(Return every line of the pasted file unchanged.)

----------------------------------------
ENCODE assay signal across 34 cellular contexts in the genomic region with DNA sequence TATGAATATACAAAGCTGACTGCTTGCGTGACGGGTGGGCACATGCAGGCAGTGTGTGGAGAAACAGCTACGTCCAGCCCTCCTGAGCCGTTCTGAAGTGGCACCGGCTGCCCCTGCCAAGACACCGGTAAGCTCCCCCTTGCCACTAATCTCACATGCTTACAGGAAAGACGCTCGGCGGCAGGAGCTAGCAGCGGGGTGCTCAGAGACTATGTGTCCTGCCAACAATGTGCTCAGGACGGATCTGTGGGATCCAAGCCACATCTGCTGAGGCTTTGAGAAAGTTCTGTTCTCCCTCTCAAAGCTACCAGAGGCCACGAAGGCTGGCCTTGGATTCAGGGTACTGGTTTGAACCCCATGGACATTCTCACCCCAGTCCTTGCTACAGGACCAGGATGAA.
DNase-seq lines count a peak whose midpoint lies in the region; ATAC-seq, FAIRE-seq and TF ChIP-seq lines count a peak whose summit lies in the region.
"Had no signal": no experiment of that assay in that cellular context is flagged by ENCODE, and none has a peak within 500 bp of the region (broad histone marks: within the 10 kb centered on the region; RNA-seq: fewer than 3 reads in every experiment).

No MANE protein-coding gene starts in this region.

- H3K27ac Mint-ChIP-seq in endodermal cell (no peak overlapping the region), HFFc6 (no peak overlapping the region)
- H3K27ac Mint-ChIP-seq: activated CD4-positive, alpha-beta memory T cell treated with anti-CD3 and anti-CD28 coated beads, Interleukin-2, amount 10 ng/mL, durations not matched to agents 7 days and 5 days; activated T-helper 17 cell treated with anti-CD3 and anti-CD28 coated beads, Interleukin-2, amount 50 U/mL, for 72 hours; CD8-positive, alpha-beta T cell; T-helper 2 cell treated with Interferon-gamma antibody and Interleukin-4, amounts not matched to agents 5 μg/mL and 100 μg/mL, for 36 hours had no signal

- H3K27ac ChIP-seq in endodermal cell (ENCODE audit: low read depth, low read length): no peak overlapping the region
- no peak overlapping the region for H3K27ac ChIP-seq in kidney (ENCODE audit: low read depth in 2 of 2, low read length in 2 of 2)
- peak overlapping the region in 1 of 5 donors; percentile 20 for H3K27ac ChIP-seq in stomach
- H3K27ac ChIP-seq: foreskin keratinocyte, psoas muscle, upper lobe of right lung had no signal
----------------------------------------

ENCODE assay signal across 34 cellular contexts in the genomic region with DNA sequence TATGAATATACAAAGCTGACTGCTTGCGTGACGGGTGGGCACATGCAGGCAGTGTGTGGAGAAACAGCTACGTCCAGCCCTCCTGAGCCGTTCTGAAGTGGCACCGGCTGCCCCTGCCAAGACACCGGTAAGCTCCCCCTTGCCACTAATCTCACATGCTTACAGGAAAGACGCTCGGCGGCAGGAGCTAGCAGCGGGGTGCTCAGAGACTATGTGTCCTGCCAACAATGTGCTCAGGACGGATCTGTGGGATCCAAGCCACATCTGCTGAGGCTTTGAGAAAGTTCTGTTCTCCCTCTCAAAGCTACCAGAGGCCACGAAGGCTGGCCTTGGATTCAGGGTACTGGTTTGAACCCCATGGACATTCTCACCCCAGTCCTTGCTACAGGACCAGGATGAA.
DNase-seq lines count a peak whose midpoint lies in the region; ATAC-seq, FAIRE-seq and TF ChIP-seq lines count a peak whose summit lies in the region.
"Had no signal": no experiment of that assay in that cellular context is flagged by ENCODE, and none has a peak within 500 bp of the region (broad histone marks: within the 10 kb centered on the region; RNA-seq: fewer than 3 reads in every experiment).

No MANE protein-coding gene starts in this region.

- H3K27ac Mint-ChIP-seq in endodermal cell (no peak overlapping the region), HFFc6 (no peak overlapping the region)
- H3K27ac Mint-ChIP-seq: activated CD4-positive, alpha-beta memory T cell treated with anti-CD3 and anti-CD28 coated beads, Interleukin-2, amount 10 ng/mL, durations not matched to agents 7 days and 5 days; activated T-helper 17 cell treated with anti-CD3 and anti-CD28 coated beads, Interleukin-2, amount 50 U/mL, for 72 hours; CD8-positive, alpha-beta T cell; T-helper 2 cell treated with Interferon-gamma antibody and Interleukin-4, amounts not matched to agents 5 μg/mL and 100 μg/mL, for 36 hours had no signal

- H3K27ac ChIP-seq in endodermal cell (ENCODE audit: low read depth, low read length): no peak overlapping the region
- no peak overlapping the region for H3K27ac ChIP-seq in kidney (ENCODE audit: low read depth in 2 of 2, low read length in 2 of 2)
- peak overlapping the region in 1 of 5 donors; percentile 20 for H3K27ac ChIP-seq in stomach
- H3K27ac ChIP-seq: foreskin keratinocyte, psoas muscle, upper lobe of right lung had no signal